I have the new phone, the new laptop is here and I’m still rigging my way around the challenges of staying with my grandma.
I unintentionally slowed my roll on mindless stress eating this week. I mean I know I cut way back on sugar and gluten, and I mostly quit snacking, but I don’t know that it was with some big diet intention.
I sit around a lot in a dark apartment, and this crisis wasn’t going to make me gain weight too, is all.
My PTSD brain likes sugar. So. Much. Sugar, carbs and fat are my drug of choice since I don’t smoke and rarely drink, and right now my brain is pissed that it’s not getting what it wants.
Y’all. I didn’t even get any food at Chick-Fil-A when I stopped by for my free bottle of water.
My brain is so pissed.
I had the idea that I could only did this when I was in a low stress time and could really delve into food and fitness changes. Once again I’m surprising myself with what I can do with mindfulness.
And a new makeup bag to fit all of my new makeup…
I’m about to blow some cash on makeup.
This is one of the days I just don’t have it in me. Work is high drama, grandma is high drama, I haven’t had much sleep and definitely no rest.
Although I stay fairly positive or let her constant negativity bounce off, I’m being pulled in a lot of directions, and I’m stuck in a dim apartment with no internet. My laptop replacement is on the way, my new phone is at my house, work is increasingly busy and I’m handling it all quite well.
But I cut desserts and mindless snacking, two of my comfort go -tos. Ugh.
I’ve had a rashy breakout around my eye for about six weeks, which I assumed was due to stress until I remembered this sometimes happens if my eye makeup gets contaminated. Usually a new tube sets me right, but this has been a little worse than usual and I want new everything. New makeup, new brushes, new bag, start over clean. And it feels a bit silly to spend that money when so much is up in the air at the moment, but…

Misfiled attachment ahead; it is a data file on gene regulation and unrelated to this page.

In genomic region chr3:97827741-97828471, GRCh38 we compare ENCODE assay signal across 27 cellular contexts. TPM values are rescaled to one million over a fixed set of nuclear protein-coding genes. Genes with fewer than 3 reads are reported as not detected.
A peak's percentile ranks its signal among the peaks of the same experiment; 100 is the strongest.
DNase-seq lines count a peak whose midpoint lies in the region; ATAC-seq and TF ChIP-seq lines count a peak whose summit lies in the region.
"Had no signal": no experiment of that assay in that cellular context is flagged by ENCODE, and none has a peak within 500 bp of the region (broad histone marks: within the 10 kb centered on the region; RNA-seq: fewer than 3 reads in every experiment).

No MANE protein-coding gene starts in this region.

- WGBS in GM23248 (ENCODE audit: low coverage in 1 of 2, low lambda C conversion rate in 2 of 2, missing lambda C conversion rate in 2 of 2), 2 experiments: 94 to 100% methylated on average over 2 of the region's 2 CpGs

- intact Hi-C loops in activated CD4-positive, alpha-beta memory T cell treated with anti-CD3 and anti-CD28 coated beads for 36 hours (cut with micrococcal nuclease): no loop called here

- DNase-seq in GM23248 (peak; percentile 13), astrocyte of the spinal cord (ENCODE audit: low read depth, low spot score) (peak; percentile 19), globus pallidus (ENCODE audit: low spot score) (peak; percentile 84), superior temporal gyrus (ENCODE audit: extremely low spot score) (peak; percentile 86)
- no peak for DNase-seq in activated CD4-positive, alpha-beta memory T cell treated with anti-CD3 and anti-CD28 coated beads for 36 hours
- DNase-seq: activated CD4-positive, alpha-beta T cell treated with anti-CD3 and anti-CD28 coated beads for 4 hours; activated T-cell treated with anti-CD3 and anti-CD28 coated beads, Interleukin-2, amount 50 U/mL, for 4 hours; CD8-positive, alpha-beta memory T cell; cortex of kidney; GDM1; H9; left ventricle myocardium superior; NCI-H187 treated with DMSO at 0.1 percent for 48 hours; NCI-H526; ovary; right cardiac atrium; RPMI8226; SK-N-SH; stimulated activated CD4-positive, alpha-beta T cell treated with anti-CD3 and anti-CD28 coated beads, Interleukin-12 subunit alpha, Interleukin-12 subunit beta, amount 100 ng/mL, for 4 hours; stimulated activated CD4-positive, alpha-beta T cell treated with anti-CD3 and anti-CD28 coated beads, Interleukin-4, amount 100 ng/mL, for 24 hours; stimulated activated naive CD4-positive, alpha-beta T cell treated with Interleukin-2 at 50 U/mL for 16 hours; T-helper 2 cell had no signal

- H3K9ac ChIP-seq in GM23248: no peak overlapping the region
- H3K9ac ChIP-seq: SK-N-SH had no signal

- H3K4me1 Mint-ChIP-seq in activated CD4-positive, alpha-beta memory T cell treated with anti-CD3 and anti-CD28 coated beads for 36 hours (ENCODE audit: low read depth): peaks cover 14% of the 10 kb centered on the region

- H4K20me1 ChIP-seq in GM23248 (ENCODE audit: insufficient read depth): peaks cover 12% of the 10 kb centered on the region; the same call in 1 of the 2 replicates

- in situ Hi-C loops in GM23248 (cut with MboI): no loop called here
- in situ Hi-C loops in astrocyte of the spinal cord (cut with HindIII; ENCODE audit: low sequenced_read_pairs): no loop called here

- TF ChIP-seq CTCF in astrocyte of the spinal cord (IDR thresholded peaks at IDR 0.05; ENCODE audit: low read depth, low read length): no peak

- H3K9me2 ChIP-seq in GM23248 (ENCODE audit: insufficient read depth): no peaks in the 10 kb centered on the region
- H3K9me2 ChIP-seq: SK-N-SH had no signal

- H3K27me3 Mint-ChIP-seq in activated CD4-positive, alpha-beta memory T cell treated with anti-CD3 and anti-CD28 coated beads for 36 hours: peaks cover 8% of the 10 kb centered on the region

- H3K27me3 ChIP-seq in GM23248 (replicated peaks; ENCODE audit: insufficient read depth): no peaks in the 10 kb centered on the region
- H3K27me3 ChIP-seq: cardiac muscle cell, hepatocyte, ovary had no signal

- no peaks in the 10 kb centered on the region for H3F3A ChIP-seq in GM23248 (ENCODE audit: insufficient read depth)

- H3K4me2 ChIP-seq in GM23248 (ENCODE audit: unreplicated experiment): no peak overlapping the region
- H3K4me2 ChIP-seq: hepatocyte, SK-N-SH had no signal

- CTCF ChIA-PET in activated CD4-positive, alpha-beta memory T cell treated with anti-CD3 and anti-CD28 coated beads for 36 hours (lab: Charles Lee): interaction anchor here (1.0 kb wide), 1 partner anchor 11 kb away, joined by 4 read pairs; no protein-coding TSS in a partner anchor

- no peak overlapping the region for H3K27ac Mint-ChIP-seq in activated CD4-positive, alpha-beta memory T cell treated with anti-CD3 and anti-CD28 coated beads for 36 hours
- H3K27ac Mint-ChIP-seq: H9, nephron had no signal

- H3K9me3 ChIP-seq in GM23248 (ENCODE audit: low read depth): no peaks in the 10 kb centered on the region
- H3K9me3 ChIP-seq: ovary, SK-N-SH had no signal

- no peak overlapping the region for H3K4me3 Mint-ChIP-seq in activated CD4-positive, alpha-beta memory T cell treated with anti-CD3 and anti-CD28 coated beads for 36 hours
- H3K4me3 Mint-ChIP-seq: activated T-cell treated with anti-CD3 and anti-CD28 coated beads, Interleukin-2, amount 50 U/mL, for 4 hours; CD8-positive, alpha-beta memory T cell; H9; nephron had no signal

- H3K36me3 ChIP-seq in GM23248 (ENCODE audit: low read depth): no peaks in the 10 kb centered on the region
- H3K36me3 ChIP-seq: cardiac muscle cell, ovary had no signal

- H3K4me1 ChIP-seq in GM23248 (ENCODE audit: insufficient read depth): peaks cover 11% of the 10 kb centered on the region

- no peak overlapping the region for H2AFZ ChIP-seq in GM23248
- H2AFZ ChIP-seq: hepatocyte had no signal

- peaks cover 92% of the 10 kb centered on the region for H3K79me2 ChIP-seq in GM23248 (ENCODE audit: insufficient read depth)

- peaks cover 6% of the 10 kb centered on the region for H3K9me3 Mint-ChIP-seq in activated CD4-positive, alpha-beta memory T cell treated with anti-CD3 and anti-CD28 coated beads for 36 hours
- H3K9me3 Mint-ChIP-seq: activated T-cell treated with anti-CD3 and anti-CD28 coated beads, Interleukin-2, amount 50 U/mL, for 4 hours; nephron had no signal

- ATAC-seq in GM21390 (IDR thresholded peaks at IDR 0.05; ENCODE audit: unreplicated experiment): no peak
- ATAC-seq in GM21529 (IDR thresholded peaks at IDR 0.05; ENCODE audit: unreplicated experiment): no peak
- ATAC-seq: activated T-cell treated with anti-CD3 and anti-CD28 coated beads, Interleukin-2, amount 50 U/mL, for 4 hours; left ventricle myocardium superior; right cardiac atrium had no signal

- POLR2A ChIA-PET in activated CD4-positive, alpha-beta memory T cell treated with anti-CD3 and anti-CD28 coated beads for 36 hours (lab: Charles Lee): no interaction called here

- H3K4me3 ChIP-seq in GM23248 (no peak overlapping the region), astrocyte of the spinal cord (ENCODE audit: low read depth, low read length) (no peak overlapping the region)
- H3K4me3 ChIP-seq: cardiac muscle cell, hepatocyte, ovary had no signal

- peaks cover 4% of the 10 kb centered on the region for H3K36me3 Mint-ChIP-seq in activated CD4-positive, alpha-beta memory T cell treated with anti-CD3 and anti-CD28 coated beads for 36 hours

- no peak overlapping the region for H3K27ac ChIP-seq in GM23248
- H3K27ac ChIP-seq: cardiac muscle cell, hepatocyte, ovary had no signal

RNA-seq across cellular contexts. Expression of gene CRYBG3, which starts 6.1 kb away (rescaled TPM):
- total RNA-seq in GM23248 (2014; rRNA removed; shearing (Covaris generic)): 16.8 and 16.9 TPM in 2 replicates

I think that’s what I need today.
Since moving in with my grandma a month ago to care for her after she fell, I have very little free time. I stay with her 100+ hours a week, and am still working 40-50 hours a week. Last night was maybe the second time in a month I’ve slept in my own bed. It was wonderful. And it wasn’t nearly enough.
Skipping the exhausting experience of caring for an older relative for now, I’ve learned in the past month to live in the moments I have free. Rather than chaining myself to my obligations and responsibilities, I take every free moment, whether I’m in the shower at her apartment or driving to or from a project to just live. No mindless existence, sulking about how much has been thrown at me. No accepting my restrictions as unchangeable. Living. And enjoying it.
I’m packing as much into those free moments as I can, whether it’s meetings over coffee or blowing calories on Whataburger or sending birthday cards or getting my garden seedlings transplanted before the rain hits.
I am so limited. I refer to those 100+ hours as jail. But I’m finding freedom in the restrictions. I’m ironically thriving. My relationships are improving. I’ve maintained my weight (usually I pack on pounds during times of intense stress). I have plans. Not plans to travel or go to brunch or do the things that might typically be enjoyable. It’s smaller. More intentional. And so much more than I’ve done previously.
I’ve watched a few people I know make poor choices in the last coupe of weeks that put people (and animals) close to them at risk. They let in harmful things because they weren’t willing to recognize and assess potential threats, and it cost them. In one case thousands of dollars in vet bills and in another the dissolving of trust and family.